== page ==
As you enter, it feels small enough to need to make a reservation and big enough to still be cosy. We were accommodated immediately by the host. Long story short, when the food arrived it was the most divine, mouth-watering – even as you eat it – thing I’ve ever tasted. I would definitely recommend the Lamb Rogan Ghosh any day, especially if you love tomato-based sauces that may have you licking your plate.

This was one of the most memorable and worthwhile weeks I’ve had, in June at least. It hit me for the first time when I saw a friend recently who said “you are the first person I know who finished the Comrades Marathon”, that’s when it occurred to me that all those people who finished, within the cut-off time and after, are heroes in their own right. That this is a special moment in any person’s life.

The road to the Comrades Ultra Marathon 2018: Registering on impulse

On one random Friday afternoon while having coffee I registered for the Ultimate Human Race, the 89km Comrades Ultra Marathon. If you are shaking your head, I’m with you, I would do the same thing. There must have been something in the WiFi that day and some of us got it bad. Over the next few months after December, I’ll increase my training to meet Comrades Marathon levels. Not that I want to, I’d rather be siting with a whole cake and bottomless cappuccinos.
Telling the family 
After delaying the announcement and expecting fireworks when I eventually told, my sister and mom just said ‘oh’ or something even more unceremonious. I know, I know what you’re thinking. There should have been a huge song and dance, applause and cheers everywhere. They missed the whole 89 kilometers at the end of my announcement.
Instead, it became less about me and more about the picnics the family will have in Durban along the stops.

After Marathon High Knee

“We can have a roadtrip two days prior, we should organise the picnic stuff” said my sister, to which mom nodded and added something about food to include.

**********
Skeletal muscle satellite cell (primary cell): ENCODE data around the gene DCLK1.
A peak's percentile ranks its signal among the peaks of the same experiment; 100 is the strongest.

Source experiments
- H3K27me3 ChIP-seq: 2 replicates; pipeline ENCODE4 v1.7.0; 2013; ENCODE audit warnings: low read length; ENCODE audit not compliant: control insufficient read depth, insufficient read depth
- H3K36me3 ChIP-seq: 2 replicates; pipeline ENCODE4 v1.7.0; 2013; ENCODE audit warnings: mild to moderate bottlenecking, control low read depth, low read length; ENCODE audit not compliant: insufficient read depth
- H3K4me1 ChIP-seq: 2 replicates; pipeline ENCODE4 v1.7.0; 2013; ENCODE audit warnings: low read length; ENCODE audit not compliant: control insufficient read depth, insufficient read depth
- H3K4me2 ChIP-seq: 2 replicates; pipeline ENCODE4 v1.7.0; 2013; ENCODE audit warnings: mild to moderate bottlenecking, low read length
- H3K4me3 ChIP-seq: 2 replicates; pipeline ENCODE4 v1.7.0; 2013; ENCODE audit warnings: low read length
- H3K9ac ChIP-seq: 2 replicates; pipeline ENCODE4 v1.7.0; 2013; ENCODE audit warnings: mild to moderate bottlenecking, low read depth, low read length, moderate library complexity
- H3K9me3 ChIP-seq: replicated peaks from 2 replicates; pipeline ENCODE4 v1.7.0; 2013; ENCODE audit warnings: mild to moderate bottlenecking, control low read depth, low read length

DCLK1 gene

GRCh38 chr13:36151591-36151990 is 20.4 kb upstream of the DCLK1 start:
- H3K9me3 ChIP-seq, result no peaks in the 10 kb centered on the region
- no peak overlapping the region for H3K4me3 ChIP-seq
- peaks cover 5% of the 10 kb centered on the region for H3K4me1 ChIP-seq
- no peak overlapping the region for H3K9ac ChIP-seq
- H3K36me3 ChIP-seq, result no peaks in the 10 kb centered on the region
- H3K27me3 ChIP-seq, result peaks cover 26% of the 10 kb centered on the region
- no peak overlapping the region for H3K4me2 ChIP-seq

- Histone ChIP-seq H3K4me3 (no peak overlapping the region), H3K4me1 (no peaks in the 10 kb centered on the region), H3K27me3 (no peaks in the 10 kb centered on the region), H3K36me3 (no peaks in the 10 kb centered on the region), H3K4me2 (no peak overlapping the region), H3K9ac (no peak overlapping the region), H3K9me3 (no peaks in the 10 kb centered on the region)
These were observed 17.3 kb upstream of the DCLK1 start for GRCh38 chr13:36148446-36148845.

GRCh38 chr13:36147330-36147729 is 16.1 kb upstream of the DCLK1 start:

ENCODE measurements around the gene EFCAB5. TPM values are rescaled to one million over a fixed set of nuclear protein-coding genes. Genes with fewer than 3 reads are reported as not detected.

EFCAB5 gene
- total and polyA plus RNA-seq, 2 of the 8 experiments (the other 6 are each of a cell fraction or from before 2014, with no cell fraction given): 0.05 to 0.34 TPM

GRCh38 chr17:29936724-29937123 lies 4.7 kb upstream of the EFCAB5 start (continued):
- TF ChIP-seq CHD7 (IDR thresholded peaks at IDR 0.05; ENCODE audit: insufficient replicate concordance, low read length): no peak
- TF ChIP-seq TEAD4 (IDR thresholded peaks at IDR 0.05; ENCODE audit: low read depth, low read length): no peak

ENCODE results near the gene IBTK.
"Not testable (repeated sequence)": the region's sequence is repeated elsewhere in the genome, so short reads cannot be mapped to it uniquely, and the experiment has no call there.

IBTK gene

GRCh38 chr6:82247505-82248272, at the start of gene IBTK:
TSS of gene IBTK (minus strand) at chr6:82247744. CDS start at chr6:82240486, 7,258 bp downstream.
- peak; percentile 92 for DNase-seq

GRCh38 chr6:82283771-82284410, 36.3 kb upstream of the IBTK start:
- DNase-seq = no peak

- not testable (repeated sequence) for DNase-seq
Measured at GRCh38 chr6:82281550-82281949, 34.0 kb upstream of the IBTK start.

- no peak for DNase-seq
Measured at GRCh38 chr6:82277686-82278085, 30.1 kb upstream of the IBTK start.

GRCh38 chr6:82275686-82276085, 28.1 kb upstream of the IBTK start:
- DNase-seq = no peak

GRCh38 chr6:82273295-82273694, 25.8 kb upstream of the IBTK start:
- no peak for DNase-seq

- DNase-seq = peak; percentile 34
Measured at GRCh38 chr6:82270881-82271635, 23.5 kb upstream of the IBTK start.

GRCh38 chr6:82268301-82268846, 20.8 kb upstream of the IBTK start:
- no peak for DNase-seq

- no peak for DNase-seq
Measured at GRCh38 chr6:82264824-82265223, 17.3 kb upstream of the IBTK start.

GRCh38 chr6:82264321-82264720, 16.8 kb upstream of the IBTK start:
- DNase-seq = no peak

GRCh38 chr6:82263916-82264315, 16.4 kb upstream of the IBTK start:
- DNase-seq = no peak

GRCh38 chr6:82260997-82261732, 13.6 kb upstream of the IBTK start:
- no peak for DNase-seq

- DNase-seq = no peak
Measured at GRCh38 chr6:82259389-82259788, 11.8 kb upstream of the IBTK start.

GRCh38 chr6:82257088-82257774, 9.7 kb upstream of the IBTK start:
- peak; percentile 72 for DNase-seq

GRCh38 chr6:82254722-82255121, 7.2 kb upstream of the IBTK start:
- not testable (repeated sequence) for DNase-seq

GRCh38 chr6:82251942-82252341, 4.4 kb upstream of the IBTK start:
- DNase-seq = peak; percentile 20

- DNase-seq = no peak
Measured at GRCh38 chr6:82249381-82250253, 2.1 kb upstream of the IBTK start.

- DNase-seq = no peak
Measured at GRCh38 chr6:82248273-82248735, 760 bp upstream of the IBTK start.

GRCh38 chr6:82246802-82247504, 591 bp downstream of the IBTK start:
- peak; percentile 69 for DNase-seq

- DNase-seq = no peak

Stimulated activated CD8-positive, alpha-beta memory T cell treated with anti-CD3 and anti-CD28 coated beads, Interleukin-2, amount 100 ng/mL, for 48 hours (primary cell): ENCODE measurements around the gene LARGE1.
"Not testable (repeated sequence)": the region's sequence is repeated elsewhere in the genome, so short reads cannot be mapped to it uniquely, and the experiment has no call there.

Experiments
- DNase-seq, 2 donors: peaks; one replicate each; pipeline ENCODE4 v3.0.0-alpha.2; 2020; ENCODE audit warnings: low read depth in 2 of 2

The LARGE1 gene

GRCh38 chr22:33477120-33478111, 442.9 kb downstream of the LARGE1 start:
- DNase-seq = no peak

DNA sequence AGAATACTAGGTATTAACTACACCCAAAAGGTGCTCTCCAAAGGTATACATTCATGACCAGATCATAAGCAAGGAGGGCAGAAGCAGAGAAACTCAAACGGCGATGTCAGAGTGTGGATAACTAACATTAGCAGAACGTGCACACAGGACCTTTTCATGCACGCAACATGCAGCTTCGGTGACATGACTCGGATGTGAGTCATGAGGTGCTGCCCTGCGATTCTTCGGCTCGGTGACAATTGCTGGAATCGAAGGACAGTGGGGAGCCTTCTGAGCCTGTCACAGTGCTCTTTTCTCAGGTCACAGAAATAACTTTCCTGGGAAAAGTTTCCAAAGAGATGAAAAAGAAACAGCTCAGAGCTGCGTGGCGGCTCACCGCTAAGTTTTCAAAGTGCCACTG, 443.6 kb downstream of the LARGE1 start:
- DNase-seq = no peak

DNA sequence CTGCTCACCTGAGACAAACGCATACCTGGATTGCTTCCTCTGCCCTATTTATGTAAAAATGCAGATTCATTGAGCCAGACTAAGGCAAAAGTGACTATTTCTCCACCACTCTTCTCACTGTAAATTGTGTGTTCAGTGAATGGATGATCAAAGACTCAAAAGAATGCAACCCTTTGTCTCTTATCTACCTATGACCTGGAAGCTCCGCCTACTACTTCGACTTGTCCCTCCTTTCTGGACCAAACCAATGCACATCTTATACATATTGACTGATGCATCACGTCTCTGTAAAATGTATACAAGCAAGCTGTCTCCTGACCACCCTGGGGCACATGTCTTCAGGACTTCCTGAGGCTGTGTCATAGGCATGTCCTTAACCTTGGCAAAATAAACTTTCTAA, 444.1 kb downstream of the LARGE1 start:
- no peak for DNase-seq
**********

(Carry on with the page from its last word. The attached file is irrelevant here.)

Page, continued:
At this point, I stopped hearing them over sensation of numb thighs at the thought of passing their victory picnic in the middle of the race.

14 October 2017, the evening before running the marathon to qualify for the daunting Comrades Ultra Marathon, wasn’t the quietest night with nerves at an all-time high. It was as though the taxing ultra-marathon was that Saturday, as though the challenge only became real that evening.

Seeing my relatively slow-ish time of 4 hours and 29 minutes was a relief, because even though I like this running thing, don’t get for a second think I never feel like giving away my running shoes. It’s the gift that keeps giving numb sore legs. And yet it’s sssoooo good. There is a beautiful sense of accomplishment that I don’t quite get from finishing my dessert. Okay……finishing dessert comes with sadness. But you know what I mean.
Friends were surprised and most, like friends and loved ones shouldn’t, keep telling me how I should definitely go. “It will change your life” they say. And I appreciate it. I’m still waiting for that string of massage vouchers and training partners among them. Except Brian, Brian says I’m crazy and offers a juicy piece of steak to cure me of this long distance running thing.

You know where I’m going when I return from Durban.

Now that the qualifier is done, I’ll go for seeding times and make improvements. Much like the seasoned Comrades runner, I now nod in conversations while saying things “when I qualified for my first Comrades” and exit quietly before they ask how many I’ve completed – and other incriminating questions.

For now, before the intense training kicks off with a marathon in January, we eat (a lot of desserts), drink and hopefully convince others to give up their desserts in preparation for the change that’s coming my way. You must also go enjoy all your delectable eats these holidays, that way none of us judge the absence of summer bodies in others.

Build Your Business Idea at Lean Startup Machine in Johannesburg

If you’ve spent a few weeks (months or years) around the block working towards building an idea into a business, you might have also heard many business buzzwords. If not, don’t bother with them. It’s not the buzzword vocabulary that builds startups, it’s the work. Afterall, small business challenges don’t care for how much you speak of scalability or anything else that was used at a seminar this week.

Look below for most of the buzzwords that you might have heard before and ignore them as you read on. Deal? Go!

Lean Startup Machine Johannesburg

Business Entrepreneurial Buzzwords

 

The truth of the matter is that it’s nimble, lean businesses that start well and thrive for longer. In the spirit of steering clear of the flavour of this week’s jargon, the simpler you keep your offering and the quicker you test – the easier it becomes to prove your model and go to market. Or to fail fast and hit the ground running. These are some of the lean startup principles which gained massive traction following the release of Eric Ries’s book The Lean Startup.